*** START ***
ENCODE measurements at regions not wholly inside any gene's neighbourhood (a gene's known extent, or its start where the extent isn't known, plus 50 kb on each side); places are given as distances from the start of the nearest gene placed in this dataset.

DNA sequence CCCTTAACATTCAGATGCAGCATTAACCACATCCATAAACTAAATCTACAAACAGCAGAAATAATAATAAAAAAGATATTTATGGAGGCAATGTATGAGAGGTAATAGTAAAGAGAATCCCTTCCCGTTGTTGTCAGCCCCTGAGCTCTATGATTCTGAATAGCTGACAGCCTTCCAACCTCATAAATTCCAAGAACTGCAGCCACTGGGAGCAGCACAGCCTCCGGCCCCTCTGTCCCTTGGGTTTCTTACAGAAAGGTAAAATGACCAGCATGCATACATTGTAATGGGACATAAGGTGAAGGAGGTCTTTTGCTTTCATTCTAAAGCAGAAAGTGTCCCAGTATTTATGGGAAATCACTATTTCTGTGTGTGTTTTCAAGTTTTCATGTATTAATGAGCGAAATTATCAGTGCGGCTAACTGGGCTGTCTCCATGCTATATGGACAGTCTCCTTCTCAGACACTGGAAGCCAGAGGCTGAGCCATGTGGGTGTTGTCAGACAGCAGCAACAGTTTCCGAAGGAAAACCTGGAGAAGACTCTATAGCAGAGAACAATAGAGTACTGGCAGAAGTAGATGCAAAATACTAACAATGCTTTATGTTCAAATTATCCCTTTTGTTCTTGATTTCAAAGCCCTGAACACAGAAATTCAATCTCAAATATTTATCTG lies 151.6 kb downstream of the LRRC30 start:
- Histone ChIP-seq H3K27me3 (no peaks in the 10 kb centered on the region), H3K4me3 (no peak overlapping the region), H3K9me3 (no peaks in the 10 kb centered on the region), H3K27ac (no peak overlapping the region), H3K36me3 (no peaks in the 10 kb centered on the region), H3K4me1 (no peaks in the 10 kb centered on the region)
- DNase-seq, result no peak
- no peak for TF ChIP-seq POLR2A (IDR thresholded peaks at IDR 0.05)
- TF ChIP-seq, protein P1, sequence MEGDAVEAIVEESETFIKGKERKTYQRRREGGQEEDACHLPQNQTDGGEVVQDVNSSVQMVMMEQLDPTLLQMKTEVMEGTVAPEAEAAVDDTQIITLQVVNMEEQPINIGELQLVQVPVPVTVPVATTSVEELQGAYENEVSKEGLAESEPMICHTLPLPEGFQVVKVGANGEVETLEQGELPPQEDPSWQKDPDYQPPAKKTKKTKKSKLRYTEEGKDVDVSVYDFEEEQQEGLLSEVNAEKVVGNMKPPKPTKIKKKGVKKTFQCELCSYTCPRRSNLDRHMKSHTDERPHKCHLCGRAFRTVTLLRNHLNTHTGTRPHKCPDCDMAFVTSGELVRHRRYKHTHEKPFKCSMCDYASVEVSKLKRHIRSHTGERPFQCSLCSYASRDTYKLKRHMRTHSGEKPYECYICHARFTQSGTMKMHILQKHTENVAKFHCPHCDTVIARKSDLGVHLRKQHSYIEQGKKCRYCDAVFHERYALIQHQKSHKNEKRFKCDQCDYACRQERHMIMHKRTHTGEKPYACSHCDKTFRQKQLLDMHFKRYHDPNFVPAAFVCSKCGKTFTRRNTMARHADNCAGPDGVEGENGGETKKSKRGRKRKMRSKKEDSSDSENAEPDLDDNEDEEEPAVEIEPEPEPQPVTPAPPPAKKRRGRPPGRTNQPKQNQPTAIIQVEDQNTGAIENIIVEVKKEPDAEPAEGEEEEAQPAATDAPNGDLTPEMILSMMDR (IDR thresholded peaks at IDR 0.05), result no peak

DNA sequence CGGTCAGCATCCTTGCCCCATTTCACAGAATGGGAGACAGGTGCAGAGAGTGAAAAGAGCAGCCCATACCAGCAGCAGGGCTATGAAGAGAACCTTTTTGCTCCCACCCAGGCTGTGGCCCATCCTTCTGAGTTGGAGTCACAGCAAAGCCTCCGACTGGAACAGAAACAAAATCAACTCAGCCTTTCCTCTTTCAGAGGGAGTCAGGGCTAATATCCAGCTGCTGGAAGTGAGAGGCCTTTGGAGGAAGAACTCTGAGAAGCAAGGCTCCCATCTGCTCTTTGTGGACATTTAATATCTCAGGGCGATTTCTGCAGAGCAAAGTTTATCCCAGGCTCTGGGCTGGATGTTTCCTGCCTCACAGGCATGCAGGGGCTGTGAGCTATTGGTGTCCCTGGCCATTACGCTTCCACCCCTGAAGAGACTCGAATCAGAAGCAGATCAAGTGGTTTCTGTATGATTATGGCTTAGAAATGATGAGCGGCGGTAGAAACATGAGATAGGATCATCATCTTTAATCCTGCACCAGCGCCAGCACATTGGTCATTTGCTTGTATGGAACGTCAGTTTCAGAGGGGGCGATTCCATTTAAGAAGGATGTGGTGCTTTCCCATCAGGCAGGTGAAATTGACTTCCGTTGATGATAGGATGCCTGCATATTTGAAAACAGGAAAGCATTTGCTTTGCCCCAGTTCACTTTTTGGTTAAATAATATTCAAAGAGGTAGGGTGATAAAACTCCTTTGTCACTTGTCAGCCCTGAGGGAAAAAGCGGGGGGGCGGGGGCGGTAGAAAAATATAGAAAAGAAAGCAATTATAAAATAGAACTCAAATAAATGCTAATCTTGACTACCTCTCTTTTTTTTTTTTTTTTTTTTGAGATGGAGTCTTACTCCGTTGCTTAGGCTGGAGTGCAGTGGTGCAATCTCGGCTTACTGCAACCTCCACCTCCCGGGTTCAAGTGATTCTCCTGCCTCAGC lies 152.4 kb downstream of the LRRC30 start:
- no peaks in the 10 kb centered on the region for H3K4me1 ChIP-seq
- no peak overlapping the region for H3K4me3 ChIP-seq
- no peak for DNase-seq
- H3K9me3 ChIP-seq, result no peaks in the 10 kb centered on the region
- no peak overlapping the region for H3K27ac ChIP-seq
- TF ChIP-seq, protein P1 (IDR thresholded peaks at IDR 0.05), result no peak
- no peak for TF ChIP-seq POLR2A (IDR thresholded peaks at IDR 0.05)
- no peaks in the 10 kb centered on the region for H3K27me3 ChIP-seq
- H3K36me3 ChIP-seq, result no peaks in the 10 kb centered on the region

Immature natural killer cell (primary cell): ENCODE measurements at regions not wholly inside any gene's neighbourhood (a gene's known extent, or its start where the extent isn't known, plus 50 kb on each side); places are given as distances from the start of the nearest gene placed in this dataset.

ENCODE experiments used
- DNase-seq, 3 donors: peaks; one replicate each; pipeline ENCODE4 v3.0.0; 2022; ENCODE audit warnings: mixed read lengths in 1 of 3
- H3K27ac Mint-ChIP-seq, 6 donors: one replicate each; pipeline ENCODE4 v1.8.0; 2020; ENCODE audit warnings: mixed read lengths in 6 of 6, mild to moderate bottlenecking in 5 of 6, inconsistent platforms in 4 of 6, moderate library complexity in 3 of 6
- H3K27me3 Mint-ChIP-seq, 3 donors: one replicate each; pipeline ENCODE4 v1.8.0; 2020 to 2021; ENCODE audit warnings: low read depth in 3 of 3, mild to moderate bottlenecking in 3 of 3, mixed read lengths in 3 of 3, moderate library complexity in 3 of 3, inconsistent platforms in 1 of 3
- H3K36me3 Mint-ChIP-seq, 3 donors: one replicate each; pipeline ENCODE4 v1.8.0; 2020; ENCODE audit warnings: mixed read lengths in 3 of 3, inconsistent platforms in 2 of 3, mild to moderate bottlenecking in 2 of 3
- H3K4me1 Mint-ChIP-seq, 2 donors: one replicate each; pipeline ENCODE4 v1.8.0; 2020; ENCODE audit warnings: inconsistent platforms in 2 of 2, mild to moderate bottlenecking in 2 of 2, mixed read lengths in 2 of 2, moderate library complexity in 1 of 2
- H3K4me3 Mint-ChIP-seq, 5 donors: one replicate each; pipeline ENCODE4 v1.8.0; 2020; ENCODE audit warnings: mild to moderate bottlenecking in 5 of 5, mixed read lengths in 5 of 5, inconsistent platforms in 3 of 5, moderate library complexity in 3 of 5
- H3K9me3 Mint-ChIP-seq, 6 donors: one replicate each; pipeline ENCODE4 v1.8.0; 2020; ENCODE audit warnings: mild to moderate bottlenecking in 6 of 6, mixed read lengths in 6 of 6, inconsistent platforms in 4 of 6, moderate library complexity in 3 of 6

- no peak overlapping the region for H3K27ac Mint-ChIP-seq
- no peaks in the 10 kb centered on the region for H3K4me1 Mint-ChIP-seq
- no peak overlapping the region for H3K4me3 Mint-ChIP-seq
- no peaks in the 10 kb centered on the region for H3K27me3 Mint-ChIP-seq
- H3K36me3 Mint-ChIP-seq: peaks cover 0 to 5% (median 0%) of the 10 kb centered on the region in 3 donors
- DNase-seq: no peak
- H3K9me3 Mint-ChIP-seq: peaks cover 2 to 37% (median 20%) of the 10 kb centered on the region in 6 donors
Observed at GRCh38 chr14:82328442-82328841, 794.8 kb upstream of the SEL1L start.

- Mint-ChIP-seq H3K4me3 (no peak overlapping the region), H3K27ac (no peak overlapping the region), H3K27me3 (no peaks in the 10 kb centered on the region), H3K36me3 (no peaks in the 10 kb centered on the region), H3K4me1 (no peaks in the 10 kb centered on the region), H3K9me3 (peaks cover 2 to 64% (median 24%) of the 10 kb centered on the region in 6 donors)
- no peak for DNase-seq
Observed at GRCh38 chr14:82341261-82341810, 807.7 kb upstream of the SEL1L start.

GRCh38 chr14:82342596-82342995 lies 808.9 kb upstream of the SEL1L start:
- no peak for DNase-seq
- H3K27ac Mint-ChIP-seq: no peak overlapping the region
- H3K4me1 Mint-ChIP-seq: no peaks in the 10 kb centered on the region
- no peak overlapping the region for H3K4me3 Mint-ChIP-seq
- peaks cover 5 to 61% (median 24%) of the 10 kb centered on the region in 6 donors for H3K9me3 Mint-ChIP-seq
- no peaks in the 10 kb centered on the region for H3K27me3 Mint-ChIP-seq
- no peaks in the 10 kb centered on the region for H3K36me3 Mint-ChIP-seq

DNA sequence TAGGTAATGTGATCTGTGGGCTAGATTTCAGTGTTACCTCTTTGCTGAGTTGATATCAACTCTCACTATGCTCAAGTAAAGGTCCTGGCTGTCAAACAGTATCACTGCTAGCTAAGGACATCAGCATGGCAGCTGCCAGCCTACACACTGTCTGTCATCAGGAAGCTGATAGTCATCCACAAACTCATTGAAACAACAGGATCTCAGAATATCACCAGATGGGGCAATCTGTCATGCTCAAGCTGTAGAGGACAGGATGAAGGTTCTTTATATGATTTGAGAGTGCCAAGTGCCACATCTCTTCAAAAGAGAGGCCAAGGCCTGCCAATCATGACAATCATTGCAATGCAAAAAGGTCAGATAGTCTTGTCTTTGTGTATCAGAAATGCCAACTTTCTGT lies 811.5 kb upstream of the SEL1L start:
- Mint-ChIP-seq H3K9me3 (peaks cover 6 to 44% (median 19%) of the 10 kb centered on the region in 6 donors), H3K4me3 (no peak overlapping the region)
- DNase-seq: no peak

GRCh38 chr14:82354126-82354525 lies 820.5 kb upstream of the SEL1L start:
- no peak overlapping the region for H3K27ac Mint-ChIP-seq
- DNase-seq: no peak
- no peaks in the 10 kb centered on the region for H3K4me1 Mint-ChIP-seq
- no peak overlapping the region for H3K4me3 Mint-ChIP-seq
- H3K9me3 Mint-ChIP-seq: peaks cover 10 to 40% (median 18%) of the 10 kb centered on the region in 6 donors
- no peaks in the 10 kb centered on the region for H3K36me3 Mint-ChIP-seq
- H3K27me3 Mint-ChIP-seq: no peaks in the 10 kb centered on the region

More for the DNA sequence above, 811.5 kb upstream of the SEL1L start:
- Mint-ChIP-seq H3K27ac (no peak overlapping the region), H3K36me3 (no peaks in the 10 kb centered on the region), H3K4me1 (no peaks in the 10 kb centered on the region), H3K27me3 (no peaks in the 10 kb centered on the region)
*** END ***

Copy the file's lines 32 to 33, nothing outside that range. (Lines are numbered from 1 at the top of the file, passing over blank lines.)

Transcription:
- H3K9me3 Mint-ChIP-seq: peaks cover 2 to 37% (median 20%) of the 10 kb centered on the region in 6 donors
Observed at GRCh38 chr14:82328442-82328841, 794.8 kb upstream of the SEL1L start.